"The Covid-19 crisis has undoubtedly caused a spike in the use of our services. It brought it home to clubs already involved, and many who were not, how vital it can be in saving time and money, especially at a time of financial pressure when travel is restricted.
"Without TransferRoom, some of the deals done during the pandemic would never have got off the ground. Some of our member clubs - AEK Athens, for example - used us to set up deals quickly in order to bring in some cash to help them weather the storm."
For Ankersen, it is satisfying to solve the problems that he had sought to address. The deals are getting bigger too. In August, Chidera Ejuke left Heerenveen for CSKA Moscow in a £10m move. "It is a big thrill when you see the platform being part of something like that."
It is a deal that might not have happened before and illustrates the global vision that TransferRoom is helping to realise. "The whole point is that it is a complete ecosystem that enables clubs of all different sizes, from different countries, to work together," he adds.
Of course, that complete ecosystem includes agents.
This is the next phase of TransferRoom's development. Part of its appeal had been the absence of player representatives. No agents, no distractions, as one executive puts it. But there is an acceptance now that they too have a role to play. Transparency will be key.
"What many people do not realise is that 75 per cent of transfers involve players who are out of contract. That means their last club simply is not involved - and probably not interested - in finding them new opportunities. It is down to the player's agent to do it.
"Players need agents to look after their interests. But to do so effectively, agents need up-to-date, accurate information about what player profiles clubs are targeting. In turn, clubs need to know who really represents a player, rather than having to trust people who just claim they are the ones with whom negotiations should be conducted.
"By bringing agents into the TransferRoom ecosystem we will be making it easier for clubs to find the right players at a time when the cash for big-money transfers is not available."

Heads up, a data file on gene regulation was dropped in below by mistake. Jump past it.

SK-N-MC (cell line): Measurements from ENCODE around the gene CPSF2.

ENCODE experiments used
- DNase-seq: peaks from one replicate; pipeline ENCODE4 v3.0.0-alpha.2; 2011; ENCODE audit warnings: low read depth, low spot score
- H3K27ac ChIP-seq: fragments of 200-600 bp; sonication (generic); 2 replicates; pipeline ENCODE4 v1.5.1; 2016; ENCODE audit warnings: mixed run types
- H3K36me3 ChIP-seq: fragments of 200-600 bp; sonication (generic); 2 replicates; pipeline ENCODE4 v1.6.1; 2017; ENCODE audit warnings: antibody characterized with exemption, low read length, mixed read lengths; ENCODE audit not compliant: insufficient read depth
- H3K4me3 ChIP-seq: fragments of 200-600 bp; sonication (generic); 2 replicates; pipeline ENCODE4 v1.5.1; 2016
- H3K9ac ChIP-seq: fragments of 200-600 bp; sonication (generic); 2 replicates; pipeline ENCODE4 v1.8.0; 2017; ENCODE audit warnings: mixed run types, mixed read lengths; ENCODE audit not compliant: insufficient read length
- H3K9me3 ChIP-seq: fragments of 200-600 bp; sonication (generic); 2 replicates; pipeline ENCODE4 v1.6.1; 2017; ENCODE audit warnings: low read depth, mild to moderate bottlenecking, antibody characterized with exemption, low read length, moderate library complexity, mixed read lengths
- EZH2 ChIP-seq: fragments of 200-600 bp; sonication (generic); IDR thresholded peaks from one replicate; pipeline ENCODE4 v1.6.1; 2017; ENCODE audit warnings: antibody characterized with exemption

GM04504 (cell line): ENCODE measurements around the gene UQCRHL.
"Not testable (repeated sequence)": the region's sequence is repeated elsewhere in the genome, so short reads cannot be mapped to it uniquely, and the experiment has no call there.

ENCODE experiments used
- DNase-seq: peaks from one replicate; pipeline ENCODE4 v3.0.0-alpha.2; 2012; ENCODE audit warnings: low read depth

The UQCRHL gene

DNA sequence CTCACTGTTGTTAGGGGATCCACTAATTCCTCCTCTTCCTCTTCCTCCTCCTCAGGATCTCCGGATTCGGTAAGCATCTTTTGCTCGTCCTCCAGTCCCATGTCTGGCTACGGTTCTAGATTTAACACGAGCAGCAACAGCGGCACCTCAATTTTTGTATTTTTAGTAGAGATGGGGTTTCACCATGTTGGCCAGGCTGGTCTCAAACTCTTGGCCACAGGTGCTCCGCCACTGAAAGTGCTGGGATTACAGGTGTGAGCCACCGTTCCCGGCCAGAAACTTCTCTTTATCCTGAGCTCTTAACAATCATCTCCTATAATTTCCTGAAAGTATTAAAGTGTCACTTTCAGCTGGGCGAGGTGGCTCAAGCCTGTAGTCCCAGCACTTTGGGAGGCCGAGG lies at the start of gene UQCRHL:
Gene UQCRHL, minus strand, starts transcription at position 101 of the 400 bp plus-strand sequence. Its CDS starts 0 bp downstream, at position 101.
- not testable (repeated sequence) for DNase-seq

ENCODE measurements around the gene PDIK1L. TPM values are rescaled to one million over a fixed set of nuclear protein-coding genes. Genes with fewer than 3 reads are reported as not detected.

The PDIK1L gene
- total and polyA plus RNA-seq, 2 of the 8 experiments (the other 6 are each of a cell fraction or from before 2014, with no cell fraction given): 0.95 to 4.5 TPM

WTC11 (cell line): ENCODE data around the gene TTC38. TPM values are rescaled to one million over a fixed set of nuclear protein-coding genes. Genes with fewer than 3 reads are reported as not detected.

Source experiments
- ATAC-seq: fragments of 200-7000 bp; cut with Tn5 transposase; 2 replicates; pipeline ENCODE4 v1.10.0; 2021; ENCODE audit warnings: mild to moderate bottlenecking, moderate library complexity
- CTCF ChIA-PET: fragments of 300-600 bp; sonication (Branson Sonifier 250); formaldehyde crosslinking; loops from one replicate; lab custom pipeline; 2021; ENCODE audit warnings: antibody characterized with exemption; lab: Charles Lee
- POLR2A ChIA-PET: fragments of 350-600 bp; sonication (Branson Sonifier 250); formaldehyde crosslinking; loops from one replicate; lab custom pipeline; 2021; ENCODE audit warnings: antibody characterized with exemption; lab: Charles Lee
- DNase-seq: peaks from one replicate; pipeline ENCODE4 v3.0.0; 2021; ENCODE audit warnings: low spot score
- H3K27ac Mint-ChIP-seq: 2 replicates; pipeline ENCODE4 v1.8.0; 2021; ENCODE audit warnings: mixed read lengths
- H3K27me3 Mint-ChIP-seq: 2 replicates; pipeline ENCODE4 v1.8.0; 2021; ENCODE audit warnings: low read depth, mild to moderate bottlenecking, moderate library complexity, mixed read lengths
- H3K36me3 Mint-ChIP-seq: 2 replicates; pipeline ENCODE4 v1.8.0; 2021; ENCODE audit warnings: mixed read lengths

The move is a little controversial because the absence of agents had been considered part of the platform's unique selling point. But Ankersen is confident that by allowing only verified agents, it will lead to more deals being done more easily.
No longer will clubs be bombarded with questions about the profile of player they are after - the information will be there for the agents. No longer will negotiations begin only for directors to be shocked by salary demands - the information will be there for the clubs.
It is a significant step towards TransferRoom becoming essential.
"Of course, the more clubs that use it, the bigger the network that everyone - clubs, agents and players - can tap into and make deals happen.
"We want to build a complete solution for everyone involved in the transfer market, so they have real time access to all necessary market data. We want to make TransferRoom as important to them as Bloomberg is to a financial trader."
That became a little bit closer this week.
On the face of it, a season-long loan move from Frosinone to Pogon Szczecin for uncapped 27-year-old striker Piotr Parzyszek might be regarded as an unremarkable transfer. But the Pole's move became the first to be instigated by an agent on TransferRoom.
Pogon were surprised to discover that Parzyszek was available. They found out when the player's agents - Forza Sports Group - pitched him to them. In need of a new forward with their European campaign kicking off on Thursday, they decided to act quickly.
It took only 15 minutes for them to respond. The deal was done soon after.
Football's transfer revolution is here.